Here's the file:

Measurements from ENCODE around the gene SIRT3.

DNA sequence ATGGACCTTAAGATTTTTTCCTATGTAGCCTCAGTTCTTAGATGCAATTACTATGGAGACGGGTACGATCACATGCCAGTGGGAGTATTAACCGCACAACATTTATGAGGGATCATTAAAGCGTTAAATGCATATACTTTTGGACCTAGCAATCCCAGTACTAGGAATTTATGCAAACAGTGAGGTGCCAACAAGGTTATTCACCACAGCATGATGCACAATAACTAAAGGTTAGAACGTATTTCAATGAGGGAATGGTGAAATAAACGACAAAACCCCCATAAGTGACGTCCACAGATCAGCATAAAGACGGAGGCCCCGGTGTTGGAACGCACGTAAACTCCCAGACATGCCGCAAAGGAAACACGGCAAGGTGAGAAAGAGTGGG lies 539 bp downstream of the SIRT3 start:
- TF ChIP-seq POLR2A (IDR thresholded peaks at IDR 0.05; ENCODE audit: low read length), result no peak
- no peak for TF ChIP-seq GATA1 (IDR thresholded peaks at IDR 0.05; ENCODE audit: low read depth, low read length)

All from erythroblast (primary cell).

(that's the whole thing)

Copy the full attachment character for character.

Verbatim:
Measurements from ENCODE around the gene SIRT3.

DNA sequence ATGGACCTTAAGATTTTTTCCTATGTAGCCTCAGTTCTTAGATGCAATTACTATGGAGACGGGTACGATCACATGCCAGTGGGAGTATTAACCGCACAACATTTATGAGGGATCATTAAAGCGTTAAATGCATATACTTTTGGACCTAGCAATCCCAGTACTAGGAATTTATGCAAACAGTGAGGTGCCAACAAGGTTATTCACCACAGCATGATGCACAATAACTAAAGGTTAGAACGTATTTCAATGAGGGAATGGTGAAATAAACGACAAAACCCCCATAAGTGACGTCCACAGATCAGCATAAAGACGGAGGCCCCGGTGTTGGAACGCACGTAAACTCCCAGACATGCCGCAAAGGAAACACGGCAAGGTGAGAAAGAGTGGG lies 539 bp downstream of the SIRT3 start:
- TF ChIP-seq POLR2A (IDR thresholded peaks at IDR 0.05; ENCODE audit: low read length), result no peak
- no peak for TF ChIP-seq GATA1 (IDR thresholded peaks at IDR 0.05; ENCODE audit: low read depth, low read length)

All from erythroblast (primary cell).